Tuesday morning in Park City began with a determined snowfall, a little reminder that no matter how much heat Sundance generates, it’s winter at 7,000 feet in the Wasatch Mountains. Unlike other film festivals, Mother Nature puts on her own show here.
First stop this wintry white morning was the “HD Cinematography on a Budget” discussion sponsored by Panasonic at the Technicolor Gallery at Treasure Mountain Inn—yes, at Slamdance—where Hot Rod Cameras founder Illya Friedman (below) held forth on Panasonic’s new AG-AF100 Micro Four Thirds AVCCAM camcorder, which happens to be this year’s “official Slamdance camera.”
Specifically, Illya was in Park City to showcase his “AF100 Tuner Kit,” which includes a Hot Rod PL mount, PL support chassis, and tripod baseplate—15mm rods not included. According to Illya, the only PL-mount system for Micro Four Thirds with a shimmable flange focal depth for perfect focus-ring accuracy. Demand was brisk, he said, with 75-80 kits sold already and more on order.
Illya brought along his own AF100, handle removed, tricked out with shoulder pad, hand grips, Cineroid electronic viewfinder (just introduced at IBC 2010, fed by HDMI, powered by a Sony battery), and a 50mm Zeiss Compact Prime. I sampled the goods on my shoulder. Balanced, solid and sweet.
Illya was particularly excited by the news that the Sundance dramatic competition film Like Crazy, directed by Drake Doremus and shot by DP John Gulesarian on a Canon EOS 7D with Zeiss Ultra Primes using Hot Rod Camera’s 7D PL mount, had on Sunday become the first big sale at Sundance, going to Paramount for $4 million after all-night bidding.
Next I trekked down Main Street to the New York Lounge, where ARRI’s Guenter Noesner (above) led a panel on the ins & outs of Alexa’s production/post workflow. World-premiered to the gathering was writer/director Aloura Charles charming, light-hearted short about a hapless Sundance festival devotee determined to score an impossible screening ticket, shot with Alexa on Saturday on the streets of Park City (see Saturday’s blog). Our indefatigable hero overcomes the odds to obtain his golden ticket, and in the last shot is seen blissfully munching popcorn in the front row of what looks like the art-deco Egyptian Theater on Main Street, flickering light illuminating his ear-to-ear grin. How was the impression of screen flicker obtained? An iPhone’s flicker effect.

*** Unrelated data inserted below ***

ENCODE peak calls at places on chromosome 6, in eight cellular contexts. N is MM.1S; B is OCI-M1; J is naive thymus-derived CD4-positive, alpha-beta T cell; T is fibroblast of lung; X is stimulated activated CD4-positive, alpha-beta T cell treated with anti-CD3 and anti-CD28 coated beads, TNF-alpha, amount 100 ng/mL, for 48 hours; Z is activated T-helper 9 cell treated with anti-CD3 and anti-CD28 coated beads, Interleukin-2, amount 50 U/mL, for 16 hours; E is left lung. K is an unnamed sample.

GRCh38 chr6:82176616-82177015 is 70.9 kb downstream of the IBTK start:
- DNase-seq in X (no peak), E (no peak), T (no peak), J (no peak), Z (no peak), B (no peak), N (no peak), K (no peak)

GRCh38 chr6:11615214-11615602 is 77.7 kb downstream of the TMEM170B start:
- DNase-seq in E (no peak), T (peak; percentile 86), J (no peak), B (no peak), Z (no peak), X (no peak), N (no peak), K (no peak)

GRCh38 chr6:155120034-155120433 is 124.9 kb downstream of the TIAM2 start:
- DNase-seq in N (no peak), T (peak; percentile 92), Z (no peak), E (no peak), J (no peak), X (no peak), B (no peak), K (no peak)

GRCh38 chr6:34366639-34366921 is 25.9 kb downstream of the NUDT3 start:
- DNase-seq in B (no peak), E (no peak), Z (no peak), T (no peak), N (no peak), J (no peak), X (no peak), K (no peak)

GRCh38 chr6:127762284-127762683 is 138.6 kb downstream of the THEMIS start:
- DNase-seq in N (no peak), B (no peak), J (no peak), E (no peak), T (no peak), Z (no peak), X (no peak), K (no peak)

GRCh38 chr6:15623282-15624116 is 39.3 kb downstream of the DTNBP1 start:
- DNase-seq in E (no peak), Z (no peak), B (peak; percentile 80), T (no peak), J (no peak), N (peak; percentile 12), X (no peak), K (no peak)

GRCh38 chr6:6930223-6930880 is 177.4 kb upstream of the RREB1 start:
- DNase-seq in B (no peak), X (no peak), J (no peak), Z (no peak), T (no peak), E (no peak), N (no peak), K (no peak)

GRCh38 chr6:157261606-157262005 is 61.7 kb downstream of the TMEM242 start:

Noesner said that Alexa’s upper exposure index, currently ISO 1600, will be doubled to 3200 with the introduction of a Build 3.0 firmware update in about a week. He also showed a still photo of a blonde model handsomely lit front/rear by two iPhones on C-stands, a demonstration created by veteran cinematographer Bill Bennett, ASC, for a production class Bennett is teaching. Before revealing the light stands, Bennett showed the end result and asked his class to guess how it was lit. Impossible to do. We are definitely living in crazy times.
Next up was a screening of Life in a Day, exec-produced by Ridley and Tony Scott and directed by Kevin Macdonald—with a splashy animated YouTube opening credit.
On July 24, 2010, YouTube solicited viewers around the globe to submit day-in-the-life videos of themselves for a mass-participatory project that would result in a feature-film collage depicting 24 hours of life on Earth. Citizens of 192 countries responded with 80,000 submissions. While 5,000 hours of personal and often off-beat footage—countless formats, aspect ratios, languages—would seem a recipe for editing paralysis, Macdonald and editor Joe Walker have achieved the improbable, fashioning a brilliant, poignant, and possibly classic human-centric counterpoint to Godfrey Reggio’s 1982 Koyaanisqatsi. Starting and ending in the deep of night, people around the world wake, pee, dress, cook, eat, get born, milk goats, pound flour, shine shoes, skydive, and get on with their lives in innumerable ways until nightfall returns. Makes you proud to belong to this global tribe of upright, video-crazed primates.
On Monday, the non-profit National Geographic picked up U.S. theatrical distribution rights for a joint day-and-date release along with YouTube on July 24, 2011.
Extraordinary times indeed.
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